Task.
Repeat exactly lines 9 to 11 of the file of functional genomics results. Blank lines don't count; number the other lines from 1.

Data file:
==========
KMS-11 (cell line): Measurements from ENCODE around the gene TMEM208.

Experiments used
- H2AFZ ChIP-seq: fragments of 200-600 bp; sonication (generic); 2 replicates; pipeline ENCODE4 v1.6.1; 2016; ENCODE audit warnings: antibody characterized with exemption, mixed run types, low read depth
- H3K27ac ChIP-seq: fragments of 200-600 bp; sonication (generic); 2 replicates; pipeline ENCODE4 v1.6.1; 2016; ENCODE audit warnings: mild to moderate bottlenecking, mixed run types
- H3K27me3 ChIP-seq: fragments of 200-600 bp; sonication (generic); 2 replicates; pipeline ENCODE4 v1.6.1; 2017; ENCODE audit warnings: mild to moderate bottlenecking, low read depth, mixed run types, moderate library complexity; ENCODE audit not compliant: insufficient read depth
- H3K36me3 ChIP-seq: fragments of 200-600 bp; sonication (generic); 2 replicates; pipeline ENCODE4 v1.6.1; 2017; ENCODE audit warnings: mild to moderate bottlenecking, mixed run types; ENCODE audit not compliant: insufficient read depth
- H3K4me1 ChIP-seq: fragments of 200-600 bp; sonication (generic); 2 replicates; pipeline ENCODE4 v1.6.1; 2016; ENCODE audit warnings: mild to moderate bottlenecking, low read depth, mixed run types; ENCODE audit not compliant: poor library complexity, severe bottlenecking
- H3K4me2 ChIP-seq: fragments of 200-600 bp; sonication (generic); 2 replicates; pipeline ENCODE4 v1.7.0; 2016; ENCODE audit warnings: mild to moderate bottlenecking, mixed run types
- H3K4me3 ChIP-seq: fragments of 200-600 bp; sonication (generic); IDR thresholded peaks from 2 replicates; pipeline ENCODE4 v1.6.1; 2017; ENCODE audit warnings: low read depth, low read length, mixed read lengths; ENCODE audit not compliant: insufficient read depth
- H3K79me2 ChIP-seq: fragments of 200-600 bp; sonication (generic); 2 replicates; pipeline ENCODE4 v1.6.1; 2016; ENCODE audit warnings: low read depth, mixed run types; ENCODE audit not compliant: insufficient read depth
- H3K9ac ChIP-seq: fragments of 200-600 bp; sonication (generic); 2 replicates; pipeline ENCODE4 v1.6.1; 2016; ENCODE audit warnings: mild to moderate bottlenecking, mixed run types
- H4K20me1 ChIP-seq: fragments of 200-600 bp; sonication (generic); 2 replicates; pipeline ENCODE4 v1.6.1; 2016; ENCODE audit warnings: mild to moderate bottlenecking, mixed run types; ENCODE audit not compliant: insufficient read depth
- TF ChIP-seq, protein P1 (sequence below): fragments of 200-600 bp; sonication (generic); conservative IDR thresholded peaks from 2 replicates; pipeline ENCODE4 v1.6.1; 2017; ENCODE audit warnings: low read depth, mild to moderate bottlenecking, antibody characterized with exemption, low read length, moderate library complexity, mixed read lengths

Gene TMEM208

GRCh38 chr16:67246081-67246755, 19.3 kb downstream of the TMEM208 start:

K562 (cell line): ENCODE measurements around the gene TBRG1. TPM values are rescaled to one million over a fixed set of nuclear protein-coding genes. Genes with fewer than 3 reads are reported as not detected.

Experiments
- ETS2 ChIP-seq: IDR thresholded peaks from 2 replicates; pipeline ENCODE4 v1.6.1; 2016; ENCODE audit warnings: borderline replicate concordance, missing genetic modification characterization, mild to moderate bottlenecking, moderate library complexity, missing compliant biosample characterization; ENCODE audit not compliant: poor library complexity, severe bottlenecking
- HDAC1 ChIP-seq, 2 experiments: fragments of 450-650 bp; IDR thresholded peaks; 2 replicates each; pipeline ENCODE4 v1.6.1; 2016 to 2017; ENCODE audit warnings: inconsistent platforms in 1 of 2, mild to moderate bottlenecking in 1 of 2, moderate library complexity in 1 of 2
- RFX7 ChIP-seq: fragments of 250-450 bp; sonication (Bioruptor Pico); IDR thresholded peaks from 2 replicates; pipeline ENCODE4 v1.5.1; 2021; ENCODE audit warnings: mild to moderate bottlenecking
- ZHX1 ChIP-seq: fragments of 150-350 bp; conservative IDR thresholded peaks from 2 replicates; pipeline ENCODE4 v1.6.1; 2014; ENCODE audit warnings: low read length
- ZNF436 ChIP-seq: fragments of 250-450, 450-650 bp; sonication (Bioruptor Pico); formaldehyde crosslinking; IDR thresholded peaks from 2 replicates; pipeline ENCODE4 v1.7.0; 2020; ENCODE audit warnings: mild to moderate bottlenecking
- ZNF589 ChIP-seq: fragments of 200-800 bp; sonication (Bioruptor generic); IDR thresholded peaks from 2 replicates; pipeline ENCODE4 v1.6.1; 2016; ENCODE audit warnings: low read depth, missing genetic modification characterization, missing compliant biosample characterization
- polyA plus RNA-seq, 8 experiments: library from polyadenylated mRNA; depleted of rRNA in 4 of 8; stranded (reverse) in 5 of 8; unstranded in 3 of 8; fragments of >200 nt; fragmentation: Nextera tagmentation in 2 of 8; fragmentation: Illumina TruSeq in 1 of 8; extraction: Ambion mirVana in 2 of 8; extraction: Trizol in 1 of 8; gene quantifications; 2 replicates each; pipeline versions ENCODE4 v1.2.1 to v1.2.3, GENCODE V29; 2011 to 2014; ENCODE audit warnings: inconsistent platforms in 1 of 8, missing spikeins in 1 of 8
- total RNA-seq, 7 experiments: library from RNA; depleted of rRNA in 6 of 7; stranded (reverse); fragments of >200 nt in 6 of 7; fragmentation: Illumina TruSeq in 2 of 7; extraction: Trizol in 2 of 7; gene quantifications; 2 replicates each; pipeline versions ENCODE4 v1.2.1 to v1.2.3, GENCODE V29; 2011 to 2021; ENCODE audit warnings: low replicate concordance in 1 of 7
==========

- H3K4me3 ChIP-seq: fragments of 200-600 bp; sonication (generic); IDR thresholded peaks from 2 replicates; pipeline ENCODE4 v1.6.1; 2017; ENCODE audit warnings: low read depth, low read length, mixed read lengths; ENCODE audit not compliant: insufficient read depth
- H3K79me2 ChIP-seq: fragments of 200-600 bp; sonication (generic); 2 replicates; pipeline ENCODE4 v1.6.1; 2016; ENCODE audit warnings: low read depth, mixed run types; ENCODE audit not compliant: insufficient read depth
- H3K9ac ChIP-seq: fragments of 200-600 bp; sonication (generic); 2 replicates; pipeline ENCODE4 v1.6.1; 2016; ENCODE audit warnings: mild to moderate bottlenecking, mixed run types